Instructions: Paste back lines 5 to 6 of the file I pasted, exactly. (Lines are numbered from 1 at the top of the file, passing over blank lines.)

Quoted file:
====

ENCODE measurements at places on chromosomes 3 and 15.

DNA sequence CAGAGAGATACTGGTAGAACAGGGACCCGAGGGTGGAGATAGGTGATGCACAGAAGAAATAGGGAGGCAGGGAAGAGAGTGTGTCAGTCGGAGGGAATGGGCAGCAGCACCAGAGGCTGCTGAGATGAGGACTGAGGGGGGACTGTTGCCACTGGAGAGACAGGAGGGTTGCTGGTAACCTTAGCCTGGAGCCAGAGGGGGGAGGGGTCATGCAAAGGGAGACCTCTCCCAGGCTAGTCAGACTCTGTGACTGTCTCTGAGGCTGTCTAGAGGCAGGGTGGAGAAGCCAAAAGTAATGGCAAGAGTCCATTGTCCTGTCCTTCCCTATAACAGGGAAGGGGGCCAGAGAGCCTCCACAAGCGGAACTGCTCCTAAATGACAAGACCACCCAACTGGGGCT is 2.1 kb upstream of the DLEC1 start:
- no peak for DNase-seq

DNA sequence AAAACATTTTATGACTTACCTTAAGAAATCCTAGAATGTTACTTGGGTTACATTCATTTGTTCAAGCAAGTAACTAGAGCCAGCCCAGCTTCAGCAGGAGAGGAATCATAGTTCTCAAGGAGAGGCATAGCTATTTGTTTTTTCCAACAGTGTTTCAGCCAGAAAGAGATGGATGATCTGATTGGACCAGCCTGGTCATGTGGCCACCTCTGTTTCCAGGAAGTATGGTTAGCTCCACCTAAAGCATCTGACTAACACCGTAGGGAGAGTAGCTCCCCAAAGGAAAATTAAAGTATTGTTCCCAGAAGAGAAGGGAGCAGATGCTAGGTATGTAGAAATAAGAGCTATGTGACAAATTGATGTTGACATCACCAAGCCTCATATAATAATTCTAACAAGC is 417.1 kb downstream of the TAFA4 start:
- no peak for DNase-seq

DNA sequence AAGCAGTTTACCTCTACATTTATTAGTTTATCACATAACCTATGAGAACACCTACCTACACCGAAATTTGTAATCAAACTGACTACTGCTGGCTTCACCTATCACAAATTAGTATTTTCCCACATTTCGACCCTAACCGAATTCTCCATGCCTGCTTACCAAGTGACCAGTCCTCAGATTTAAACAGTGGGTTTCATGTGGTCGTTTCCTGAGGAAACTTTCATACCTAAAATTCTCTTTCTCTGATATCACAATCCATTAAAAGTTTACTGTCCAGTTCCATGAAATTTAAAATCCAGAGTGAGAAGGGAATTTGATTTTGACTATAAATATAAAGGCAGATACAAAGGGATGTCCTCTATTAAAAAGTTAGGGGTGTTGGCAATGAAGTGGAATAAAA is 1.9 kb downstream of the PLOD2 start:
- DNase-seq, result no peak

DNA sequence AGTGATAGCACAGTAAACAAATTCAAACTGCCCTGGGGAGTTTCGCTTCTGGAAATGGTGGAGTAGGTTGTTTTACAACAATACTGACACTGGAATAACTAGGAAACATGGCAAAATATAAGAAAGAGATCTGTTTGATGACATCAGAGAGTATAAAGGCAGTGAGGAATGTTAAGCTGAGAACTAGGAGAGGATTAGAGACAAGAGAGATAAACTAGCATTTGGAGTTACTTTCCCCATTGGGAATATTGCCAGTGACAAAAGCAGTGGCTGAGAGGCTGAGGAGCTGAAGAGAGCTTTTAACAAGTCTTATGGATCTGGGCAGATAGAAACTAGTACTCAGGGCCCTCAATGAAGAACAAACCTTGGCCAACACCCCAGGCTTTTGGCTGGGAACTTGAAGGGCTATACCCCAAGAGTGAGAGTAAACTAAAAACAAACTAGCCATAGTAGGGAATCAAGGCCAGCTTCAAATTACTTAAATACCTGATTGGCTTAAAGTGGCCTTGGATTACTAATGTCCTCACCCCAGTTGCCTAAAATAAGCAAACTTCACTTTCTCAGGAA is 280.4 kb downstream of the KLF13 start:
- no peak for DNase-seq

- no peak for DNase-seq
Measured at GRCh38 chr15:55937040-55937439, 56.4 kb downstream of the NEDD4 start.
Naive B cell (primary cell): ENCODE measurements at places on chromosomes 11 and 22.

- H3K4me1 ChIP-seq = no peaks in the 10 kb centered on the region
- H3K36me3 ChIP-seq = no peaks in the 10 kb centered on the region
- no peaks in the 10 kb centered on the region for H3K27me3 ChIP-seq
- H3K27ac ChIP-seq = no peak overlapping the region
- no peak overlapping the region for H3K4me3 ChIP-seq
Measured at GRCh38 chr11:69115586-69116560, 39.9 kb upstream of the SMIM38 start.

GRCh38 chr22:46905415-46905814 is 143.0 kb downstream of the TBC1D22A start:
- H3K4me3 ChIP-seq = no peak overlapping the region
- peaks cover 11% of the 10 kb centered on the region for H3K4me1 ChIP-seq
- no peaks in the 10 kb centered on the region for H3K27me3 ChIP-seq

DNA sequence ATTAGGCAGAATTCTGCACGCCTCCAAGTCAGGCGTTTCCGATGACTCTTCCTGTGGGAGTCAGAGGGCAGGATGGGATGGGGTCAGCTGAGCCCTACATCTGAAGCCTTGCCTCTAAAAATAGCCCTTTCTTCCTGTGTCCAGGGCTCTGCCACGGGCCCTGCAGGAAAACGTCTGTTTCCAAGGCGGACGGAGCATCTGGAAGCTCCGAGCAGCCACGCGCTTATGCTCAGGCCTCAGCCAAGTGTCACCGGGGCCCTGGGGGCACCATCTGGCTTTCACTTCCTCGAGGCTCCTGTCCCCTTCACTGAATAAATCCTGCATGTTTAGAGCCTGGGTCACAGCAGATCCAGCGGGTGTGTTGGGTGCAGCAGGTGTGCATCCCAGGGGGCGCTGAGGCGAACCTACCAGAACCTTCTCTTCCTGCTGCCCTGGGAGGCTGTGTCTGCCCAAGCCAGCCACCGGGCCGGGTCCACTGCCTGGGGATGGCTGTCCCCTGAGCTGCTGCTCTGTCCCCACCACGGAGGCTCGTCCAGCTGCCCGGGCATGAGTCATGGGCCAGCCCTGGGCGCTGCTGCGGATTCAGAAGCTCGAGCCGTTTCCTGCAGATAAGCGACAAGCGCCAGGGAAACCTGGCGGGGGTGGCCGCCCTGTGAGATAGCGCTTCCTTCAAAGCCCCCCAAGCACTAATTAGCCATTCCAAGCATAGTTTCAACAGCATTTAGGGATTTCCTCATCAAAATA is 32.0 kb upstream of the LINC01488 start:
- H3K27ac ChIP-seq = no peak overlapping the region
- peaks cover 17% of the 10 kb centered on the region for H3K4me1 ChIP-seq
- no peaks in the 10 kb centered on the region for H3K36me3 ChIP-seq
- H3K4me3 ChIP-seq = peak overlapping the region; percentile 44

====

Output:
- no peak for DNase-seq

DNA sequence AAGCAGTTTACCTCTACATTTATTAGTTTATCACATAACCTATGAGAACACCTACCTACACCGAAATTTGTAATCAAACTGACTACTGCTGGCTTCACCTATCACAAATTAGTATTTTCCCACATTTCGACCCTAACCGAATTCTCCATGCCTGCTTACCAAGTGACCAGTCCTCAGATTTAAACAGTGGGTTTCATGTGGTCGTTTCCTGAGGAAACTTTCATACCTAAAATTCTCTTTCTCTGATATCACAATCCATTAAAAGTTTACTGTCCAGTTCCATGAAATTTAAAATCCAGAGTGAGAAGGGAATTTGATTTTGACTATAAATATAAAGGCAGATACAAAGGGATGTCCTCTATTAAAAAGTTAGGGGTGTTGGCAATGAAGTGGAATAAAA is 1.9 kb downstream of the PLOD2 start: